The following is a summation and analysis of the chorus of contradictory arguments against the niqab:
“The niqab is both demeaning to men but also imposed by men”, so men imposed the niqab to demean themselves?
“The niqab makes women invisible”, yet the same people claim women in niqab are being publicly conspicuous, with the sight of women in niqab apparently “intimidating the public”.
“The niqab is forced on women against their will”, so these women must be forced to remove it?
“The niqab is a restriction on women’s life choices”, so women should be denied the choice to wear it?
“The niqab is a form of sexual objectification”, so Muslim women should be compelled to wear more revealing clothes and “express their sexuality”?
“The niqab is antisocial”, so let’s ban it and confine these women to their homes?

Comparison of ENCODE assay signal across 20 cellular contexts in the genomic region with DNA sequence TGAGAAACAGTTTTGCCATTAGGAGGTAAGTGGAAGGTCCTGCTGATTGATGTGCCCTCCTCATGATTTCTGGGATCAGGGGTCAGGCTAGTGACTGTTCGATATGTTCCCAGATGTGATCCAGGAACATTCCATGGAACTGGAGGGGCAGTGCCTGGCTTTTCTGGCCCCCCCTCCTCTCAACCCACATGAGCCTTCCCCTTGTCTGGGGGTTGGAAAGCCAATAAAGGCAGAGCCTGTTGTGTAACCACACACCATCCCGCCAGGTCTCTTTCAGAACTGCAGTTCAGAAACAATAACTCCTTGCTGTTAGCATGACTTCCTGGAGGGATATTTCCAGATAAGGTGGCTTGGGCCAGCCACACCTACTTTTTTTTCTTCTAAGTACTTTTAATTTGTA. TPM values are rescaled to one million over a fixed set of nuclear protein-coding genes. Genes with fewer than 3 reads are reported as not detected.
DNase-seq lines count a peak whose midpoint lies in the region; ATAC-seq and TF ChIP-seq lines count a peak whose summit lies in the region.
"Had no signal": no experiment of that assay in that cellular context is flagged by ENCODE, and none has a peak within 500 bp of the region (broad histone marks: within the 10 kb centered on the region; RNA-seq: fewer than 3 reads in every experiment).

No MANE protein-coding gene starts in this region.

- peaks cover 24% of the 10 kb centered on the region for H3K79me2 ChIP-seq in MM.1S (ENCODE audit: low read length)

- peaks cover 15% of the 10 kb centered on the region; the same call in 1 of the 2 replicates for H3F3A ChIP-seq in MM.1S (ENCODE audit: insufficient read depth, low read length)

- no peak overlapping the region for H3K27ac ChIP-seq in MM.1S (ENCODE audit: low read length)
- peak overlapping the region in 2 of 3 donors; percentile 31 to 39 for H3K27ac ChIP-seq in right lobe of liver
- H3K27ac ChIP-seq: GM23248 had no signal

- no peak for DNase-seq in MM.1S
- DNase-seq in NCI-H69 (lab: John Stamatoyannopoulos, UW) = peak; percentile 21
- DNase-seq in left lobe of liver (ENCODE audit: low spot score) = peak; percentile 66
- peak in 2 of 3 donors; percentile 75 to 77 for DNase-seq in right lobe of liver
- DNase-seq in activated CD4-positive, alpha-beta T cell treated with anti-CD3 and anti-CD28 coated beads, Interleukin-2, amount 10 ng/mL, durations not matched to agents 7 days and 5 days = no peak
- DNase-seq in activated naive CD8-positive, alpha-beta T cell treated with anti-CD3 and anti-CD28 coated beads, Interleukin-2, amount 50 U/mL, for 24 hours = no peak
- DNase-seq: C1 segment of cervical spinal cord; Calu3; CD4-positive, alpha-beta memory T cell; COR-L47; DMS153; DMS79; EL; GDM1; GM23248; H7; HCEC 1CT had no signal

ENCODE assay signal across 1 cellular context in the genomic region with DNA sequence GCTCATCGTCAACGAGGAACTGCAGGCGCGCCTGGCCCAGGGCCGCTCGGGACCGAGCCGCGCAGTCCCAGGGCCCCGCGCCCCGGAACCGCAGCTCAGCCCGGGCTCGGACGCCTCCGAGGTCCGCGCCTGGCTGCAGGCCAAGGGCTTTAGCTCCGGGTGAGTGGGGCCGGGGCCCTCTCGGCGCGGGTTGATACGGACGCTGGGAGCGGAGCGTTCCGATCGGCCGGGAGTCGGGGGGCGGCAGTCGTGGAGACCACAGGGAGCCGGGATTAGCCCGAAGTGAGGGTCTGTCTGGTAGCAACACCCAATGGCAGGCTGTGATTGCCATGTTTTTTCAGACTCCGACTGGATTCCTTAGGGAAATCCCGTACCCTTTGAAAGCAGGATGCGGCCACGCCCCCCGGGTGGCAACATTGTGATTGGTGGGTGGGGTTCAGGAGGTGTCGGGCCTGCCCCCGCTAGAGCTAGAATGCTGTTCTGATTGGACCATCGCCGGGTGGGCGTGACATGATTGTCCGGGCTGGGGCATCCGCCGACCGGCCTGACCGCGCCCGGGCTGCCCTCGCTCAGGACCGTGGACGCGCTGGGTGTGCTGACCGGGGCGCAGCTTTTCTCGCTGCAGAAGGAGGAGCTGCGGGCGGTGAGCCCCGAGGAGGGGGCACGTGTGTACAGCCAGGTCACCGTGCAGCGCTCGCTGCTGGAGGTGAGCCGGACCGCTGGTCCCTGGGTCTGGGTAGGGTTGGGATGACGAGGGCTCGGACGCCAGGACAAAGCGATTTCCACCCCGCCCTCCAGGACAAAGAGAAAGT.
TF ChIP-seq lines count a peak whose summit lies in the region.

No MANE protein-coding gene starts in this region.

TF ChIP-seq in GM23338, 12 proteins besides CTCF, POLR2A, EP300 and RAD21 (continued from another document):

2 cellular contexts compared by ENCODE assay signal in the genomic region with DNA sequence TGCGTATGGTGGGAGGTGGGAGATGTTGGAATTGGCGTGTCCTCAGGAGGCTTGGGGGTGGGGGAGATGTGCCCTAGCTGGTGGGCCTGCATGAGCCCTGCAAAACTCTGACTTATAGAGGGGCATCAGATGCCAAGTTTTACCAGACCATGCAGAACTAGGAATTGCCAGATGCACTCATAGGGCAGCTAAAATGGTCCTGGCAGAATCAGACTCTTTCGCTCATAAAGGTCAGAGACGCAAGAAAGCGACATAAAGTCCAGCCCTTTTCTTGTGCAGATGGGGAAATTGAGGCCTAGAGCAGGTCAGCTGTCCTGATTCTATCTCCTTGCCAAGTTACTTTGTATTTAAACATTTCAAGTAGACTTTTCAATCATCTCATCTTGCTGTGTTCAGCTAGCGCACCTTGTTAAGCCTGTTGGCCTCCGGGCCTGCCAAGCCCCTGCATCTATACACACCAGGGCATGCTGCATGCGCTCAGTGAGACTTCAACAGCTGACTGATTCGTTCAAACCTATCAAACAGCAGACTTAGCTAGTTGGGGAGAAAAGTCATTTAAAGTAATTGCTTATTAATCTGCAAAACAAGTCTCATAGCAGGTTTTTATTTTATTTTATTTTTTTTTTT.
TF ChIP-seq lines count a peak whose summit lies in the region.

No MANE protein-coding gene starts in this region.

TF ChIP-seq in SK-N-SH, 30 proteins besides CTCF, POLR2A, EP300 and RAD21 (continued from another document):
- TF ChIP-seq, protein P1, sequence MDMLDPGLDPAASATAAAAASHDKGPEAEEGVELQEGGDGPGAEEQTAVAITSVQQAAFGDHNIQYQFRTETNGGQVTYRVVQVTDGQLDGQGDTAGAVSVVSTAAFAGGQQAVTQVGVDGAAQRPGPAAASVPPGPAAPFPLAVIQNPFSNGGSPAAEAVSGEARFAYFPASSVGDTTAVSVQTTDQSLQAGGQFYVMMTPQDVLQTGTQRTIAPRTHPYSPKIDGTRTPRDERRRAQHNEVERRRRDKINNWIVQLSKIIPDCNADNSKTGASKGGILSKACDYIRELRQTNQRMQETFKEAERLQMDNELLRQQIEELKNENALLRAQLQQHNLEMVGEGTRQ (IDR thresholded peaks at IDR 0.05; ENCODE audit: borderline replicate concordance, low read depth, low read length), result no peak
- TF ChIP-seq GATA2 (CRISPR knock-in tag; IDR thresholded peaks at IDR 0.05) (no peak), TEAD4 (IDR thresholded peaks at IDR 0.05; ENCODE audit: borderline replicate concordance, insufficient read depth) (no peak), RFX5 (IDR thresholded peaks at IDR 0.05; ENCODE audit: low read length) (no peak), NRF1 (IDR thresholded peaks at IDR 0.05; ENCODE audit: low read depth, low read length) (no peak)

“The niqab inhibits communication”, especially when niqab wearing women communicate to us otherwise.
“The niqab makes women invisible”, so let’s camouflage them by making them dress the same as everybody else?
“The niqab makes women oppressed and powerless” – but it also makes them “dangerous and deceptive” apparently!
“The niqab implies that women’s natural sexual power is dangerous”, so they’re oppressed…but considered powerful.
“The niqab is designed to control the sexuality of women”, it is also designed to ward off the sexuality of men.
“The niqab is offensive to men because it suggests that men cannot be trusted to control themselves” – yes, in the same way that door locks are offensive to strangers.
“The niqab symbolises an overriding social concern with a woman’s body”; so let’s have a national debate about these women’s bodies.